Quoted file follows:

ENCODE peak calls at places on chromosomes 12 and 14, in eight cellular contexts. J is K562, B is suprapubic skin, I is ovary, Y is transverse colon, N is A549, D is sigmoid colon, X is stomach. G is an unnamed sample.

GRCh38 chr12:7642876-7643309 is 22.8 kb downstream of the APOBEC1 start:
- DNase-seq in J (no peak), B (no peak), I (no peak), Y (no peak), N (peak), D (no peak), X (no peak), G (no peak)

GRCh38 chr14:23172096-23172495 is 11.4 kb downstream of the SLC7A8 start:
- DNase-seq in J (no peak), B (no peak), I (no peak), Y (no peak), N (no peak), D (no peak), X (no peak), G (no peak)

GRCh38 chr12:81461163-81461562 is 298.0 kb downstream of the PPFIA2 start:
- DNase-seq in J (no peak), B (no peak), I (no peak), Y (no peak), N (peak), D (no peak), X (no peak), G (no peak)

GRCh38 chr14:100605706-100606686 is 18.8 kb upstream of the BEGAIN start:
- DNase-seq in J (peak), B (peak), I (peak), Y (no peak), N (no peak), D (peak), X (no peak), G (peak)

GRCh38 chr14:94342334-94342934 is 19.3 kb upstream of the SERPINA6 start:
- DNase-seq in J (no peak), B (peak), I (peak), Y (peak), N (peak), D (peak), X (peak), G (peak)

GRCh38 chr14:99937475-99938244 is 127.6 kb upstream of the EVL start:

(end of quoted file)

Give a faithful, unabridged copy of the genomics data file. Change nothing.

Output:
ENCODE peak calls at places on chromosomes 12 and 14, in eight cellular contexts. J is K562, B is suprapubic skin, I is ovary, Y is transverse colon, N is A549, D is sigmoid colon, X is stomach. G is an unnamed sample.

GRCh38 chr12:7642876-7643309 is 22.8 kb downstream of the APOBEC1 start:
- DNase-seq in J (no peak), B (no peak), I (no peak), Y (no peak), N (peak), D (no peak), X (no peak), G (no peak)

GRCh38 chr14:23172096-23172495 is 11.4 kb downstream of the SLC7A8 start:
- DNase-seq in J (no peak), B (no peak), I (no peak), Y (no peak), N (no peak), D (no peak), X (no peak), G (no peak)

GRCh38 chr12:81461163-81461562 is 298.0 kb downstream of the PPFIA2 start:
- DNase-seq in J (no peak), B (no peak), I (no peak), Y (no peak), N (peak), D (no peak), X (no peak), G (no peak)

GRCh38 chr14:100605706-100606686 is 18.8 kb upstream of the BEGAIN start:
- DNase-seq in J (peak), B (peak), I (peak), Y (no peak), N (no peak), D (peak), X (no peak), G (peak)

GRCh38 chr14:94342334-94342934 is 19.3 kb upstream of the SERPINA6 start:
- DNase-seq in J (no peak), B (peak), I (peak), Y (peak), N (peak), D (peak), X (peak), G (peak)

GRCh38 chr14:99937475-99938244 is 127.6 kb upstream of the EVL start: